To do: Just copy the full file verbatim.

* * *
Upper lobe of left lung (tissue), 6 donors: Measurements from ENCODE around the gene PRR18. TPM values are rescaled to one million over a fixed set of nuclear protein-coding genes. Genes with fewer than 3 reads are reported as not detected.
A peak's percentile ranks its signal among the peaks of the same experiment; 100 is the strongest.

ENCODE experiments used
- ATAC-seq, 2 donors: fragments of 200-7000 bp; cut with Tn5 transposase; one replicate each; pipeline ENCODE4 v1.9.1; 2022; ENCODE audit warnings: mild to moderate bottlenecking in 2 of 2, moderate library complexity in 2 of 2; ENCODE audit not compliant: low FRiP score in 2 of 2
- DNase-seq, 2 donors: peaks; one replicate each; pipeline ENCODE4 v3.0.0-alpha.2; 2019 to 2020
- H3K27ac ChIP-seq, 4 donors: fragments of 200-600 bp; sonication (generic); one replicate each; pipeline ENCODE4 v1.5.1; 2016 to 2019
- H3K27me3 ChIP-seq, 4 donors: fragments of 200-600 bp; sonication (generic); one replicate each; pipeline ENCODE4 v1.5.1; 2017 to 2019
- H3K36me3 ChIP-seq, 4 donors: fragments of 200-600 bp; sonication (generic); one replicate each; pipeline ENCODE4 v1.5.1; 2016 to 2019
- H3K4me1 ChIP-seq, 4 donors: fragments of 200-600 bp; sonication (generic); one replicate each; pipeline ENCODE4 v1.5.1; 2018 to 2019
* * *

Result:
Upper lobe of left lung (tissue), 6 donors: Measurements from ENCODE around the gene PRR18. TPM values are rescaled to one million over a fixed set of nuclear protein-coding genes. Genes with fewer than 3 reads are reported as not detected.
A peak's percentile ranks its signal among the peaks of the same experiment; 100 is the strongest.

ENCODE experiments used
- ATAC-seq, 2 donors: fragments of 200-7000 bp; cut with Tn5 transposase; one replicate each; pipeline ENCODE4 v1.9.1; 2022; ENCODE audit warnings: mild to moderate bottlenecking in 2 of 2, moderate library complexity in 2 of 2; ENCODE audit not compliant: low FRiP score in 2 of 2
- DNase-seq, 2 donors: peaks; one replicate each; pipeline ENCODE4 v3.0.0-alpha.2; 2019 to 2020
- H3K27ac ChIP-seq, 4 donors: fragments of 200-600 bp; sonication (generic); one replicate each; pipeline ENCODE4 v1.5.1; 2016 to 2019
- H3K27me3 ChIP-seq, 4 donors: fragments of 200-600 bp; sonication (generic); one replicate each; pipeline ENCODE4 v1.5.1; 2017 to 2019
- H3K36me3 ChIP-seq, 4 donors: fragments of 200-600 bp; sonication (generic); one replicate each; pipeline ENCODE4 v1.5.1; 2016 to 2019
- H3K4me1 ChIP-seq, 4 donors: fragments of 200-600 bp; sonication (generic); one replicate each; pipeline ENCODE4 v1.5.1; 2018 to 2019